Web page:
Rio Verde Arizona
    I told the guys at titan rentals they really hit my G-spot on this rental. I was blown away with how nice this machine felt to operate. no fatigue after all those hours out here in the desert digging. Pilot controls were an added treat...
    way impressed
     
  10. hammertime

    hammertime Well-Known Member

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    thank you for the compliment
     
    Last edited by a moderator: Feb 26, 2016
  11. RobVG

    RobVG Senior Member

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    Probably could have sold it to one of the moonshiners for a mash barrel.
     
  12. Scrub Puller

    Scrub Puller Senior Member

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    Yair . . .

    hammertime Nice job with that machine.

    Is there a requirement to bury water tanks or was it aesthetic and to save a bit of space?

    Cheers.
     
  13. hammertime

    hammertime Well-Known Member

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    Location:
    Rio Verde Arizona
    thanks scrub! no requirement to bury. most metal tanks are buried out here for aesthetics and....you get cold water in the summer! no joke really that's one of the reasons. lots of these builders throw a 3000 gal black plastic tank you see at tractor supply on the side of the house as well but the temp. never lets the water get cool in the summer. the only bummer is you have to make sure nobody drives over it. where it is now is perfectly out of the way. ( i should add more pics ).

    storytime.... these cowboys out here sometimes just throw these tanks in the dumbest places. The garbage man shows up at a property and goes around a parked vehicle and ends up driving over the water tank like this one. tank collapsed under the weight of the rear axle doing some serious damage. Garbage company said it was not marked properly and they were not liable. which i agree with if that's the case.
     
  14. hammertime

    hammertime Well-Known Member

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    ha! old #7 eat your heart out
     
  15. td25c

    td25c Senior Member

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    indiana
    Nice work hammertime !

    Sounds like you are relocating the holding tank & possibly do away with old the dry well station ?

    Would love to go visit that area someday . My only fear is I might like it and stay :D.

    http://www.scottsdaleaz.gov/

    Here ya go Scrub .... Over 55 years old you could buy a house & play a round of golf mate :);)

    http://www.rioverdearizona.com/
     
  16. Scrub Puller

    Scrub Puller Senior Member

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    Yair . . .

    Gotcha fellers.

    As I say its interesting how different places/cultures do things different.

    Every rural property over here has watertanks but folks would never dream of using steel.

    The standard tank is a five thousand gallon polly and can be transported easily and put in place by hand onto compacted gravel . . . city folks moving to the country often put them on a concrete slab.

    You folks obviously would have the same thing but here they are ubiquitous on almost every house. some folks have half a dozen.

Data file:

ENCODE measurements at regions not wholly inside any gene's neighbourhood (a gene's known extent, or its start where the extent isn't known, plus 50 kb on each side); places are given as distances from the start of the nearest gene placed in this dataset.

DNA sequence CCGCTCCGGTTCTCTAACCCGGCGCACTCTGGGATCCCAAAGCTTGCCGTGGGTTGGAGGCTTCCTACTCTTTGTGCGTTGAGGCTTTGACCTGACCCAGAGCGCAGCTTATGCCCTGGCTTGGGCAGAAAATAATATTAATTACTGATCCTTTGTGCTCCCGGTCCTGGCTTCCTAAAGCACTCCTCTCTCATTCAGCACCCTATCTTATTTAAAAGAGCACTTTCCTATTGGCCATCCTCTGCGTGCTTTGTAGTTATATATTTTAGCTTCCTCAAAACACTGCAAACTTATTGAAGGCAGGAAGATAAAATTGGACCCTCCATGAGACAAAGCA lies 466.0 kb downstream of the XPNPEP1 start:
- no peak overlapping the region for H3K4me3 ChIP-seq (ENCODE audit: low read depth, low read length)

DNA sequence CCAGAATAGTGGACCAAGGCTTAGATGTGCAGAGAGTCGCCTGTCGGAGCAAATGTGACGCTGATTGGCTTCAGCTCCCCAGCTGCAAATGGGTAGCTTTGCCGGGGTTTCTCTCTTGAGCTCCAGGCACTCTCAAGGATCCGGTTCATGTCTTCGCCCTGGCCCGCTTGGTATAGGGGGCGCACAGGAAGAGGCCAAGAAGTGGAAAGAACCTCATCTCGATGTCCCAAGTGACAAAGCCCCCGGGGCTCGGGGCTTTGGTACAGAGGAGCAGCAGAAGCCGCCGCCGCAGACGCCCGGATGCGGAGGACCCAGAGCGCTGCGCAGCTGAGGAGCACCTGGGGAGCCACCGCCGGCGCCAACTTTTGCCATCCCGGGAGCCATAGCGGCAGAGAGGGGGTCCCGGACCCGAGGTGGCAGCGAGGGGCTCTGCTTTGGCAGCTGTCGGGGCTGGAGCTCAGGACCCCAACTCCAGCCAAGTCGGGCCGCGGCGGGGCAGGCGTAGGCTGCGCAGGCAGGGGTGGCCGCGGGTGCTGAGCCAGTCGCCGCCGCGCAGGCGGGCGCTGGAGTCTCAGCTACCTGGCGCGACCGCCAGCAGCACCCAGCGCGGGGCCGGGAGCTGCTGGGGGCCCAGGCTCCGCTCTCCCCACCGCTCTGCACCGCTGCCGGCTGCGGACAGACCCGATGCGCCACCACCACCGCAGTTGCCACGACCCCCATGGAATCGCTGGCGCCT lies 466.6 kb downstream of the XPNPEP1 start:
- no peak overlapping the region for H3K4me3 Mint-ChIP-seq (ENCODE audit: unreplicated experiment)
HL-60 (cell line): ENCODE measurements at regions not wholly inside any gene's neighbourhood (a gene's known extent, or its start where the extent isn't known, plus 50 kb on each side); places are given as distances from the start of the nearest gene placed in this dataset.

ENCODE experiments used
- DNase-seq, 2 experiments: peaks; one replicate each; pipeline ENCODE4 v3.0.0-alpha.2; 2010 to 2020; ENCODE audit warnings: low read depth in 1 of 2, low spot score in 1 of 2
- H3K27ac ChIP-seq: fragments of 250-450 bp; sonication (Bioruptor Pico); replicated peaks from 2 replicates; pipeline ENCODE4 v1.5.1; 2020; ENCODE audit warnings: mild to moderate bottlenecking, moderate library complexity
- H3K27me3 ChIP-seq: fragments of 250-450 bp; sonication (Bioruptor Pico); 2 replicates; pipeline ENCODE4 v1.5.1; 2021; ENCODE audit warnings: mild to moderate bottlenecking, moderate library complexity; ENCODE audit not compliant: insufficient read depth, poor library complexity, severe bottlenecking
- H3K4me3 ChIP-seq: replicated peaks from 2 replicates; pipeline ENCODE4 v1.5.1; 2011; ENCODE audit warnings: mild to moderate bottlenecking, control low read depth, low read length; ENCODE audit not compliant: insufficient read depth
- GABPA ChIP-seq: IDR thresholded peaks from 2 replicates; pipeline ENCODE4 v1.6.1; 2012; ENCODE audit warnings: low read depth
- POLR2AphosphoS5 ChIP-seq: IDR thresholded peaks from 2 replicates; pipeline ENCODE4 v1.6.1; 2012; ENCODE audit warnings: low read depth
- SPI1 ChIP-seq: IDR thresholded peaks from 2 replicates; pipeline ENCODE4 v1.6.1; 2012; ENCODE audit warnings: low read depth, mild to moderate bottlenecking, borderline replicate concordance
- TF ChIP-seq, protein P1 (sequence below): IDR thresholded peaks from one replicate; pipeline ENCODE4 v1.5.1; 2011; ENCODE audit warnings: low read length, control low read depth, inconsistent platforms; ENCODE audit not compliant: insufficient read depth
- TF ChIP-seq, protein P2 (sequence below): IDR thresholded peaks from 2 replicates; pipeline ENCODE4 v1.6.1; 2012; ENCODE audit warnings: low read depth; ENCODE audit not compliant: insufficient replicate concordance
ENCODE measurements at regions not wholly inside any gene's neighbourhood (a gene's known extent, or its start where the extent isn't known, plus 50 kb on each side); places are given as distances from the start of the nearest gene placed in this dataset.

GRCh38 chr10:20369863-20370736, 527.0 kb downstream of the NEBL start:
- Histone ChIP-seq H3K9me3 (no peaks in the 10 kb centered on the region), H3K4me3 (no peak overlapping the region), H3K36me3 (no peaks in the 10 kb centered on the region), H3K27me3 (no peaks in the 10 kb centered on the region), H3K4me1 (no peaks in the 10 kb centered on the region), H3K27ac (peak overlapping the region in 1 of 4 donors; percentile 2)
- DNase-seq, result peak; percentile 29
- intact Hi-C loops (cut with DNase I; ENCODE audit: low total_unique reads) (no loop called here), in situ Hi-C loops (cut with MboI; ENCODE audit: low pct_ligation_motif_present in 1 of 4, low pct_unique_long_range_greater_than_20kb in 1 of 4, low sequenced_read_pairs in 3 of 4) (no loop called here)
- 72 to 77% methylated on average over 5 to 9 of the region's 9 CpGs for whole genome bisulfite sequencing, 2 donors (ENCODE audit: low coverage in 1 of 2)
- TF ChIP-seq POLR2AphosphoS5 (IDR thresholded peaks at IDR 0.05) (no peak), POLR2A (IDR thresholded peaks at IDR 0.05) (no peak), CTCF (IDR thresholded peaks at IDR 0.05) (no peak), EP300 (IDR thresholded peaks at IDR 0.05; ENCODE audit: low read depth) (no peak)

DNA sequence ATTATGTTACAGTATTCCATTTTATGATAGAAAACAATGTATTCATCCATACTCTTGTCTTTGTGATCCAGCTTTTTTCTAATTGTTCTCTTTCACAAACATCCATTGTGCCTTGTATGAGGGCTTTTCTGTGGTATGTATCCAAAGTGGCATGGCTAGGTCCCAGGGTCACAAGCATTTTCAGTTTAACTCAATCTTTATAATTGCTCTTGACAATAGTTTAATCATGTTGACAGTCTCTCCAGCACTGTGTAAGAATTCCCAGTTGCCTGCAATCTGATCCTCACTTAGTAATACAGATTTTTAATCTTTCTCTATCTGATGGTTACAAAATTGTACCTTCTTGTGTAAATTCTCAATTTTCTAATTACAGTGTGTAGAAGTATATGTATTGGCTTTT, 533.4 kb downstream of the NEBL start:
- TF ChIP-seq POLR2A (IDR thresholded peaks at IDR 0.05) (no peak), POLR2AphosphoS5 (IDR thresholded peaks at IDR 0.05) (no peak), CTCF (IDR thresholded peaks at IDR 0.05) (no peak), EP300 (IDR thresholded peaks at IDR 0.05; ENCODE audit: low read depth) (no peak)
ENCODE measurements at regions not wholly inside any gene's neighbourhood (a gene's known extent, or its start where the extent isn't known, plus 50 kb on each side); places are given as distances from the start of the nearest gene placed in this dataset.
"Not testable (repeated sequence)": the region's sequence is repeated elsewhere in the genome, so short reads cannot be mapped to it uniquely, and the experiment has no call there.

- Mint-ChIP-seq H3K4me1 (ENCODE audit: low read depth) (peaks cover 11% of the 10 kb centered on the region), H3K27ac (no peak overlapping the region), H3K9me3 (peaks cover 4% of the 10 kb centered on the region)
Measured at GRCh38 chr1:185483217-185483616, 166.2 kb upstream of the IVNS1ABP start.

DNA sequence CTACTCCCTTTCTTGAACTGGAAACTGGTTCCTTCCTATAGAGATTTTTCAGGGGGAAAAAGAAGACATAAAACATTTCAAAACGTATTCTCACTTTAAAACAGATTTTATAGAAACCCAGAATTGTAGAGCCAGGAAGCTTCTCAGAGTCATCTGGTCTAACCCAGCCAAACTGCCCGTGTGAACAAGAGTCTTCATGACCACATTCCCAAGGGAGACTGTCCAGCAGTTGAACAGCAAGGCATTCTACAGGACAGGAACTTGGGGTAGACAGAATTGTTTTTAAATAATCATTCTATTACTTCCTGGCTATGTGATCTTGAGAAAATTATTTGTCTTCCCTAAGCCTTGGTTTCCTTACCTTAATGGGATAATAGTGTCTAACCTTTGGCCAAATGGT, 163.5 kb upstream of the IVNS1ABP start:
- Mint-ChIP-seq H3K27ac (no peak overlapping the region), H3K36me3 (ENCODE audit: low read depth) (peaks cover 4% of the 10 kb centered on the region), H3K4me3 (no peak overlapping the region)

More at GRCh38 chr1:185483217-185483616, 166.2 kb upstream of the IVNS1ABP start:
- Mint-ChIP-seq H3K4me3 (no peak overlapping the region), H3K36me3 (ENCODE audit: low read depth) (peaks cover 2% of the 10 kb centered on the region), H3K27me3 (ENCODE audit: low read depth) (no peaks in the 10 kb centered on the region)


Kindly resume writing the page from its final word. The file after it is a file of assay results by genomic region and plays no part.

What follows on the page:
All sorts of different styles but ours look a bit like this . . . . images2K4WQWFH.jpg


    Cheers.
     
  17. hammertime

    hammertime Well-Known Member

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    Location:
    Rio Verde Arizona
    yeah those are pretty big tanks! that looks nice too. very well placed and painted. My delivery guy just installed a wireless laser tank measure. lets him know online how much water is in the tank. when it get low it alarms my address and he drops off a load. before it was a 10ft stick dunking like a dipstick to see the level is. he says it allows him to operate more efficient with everybody on his screen as opposed to frantic out of water calls and scrambling a truck out of order. seems like a solid idea
     
  18. hammertime

    hammertime Well-Known Member

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    Location:
    Rio Verde Arizona

    yes golf is popular here. that link for rio verde is for the retirement area 10 miles east of me. they actually have lots of water being near the verde river. Im not quite there at age 37 but that area is nice. my well was drilled almost 1000ft and never produced any water. builder tried a second one as well with no luck.
     
  19. CM1995

    CM1995 Super Moderator

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    Now that is slicker than snot on a doorknob!:D

    I wonder if they make the same for bulk fuel tanks?
     
  20. hammertime

    hammertime Well-Known Member

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    Location:
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    This is the company he uses. he wanted to do it a while ago. but they just recently made it $$ feasible for him to do so. of course a small group of locals think he is spying or doing something with it? so they dont want it. even though it knocks some $ off the rate. funny...

    battery powered sits 1' above tank mounted on pvc. You can set it for whatever size tank and it does the math itself
    http://www.tanklink.com/TankDataOnline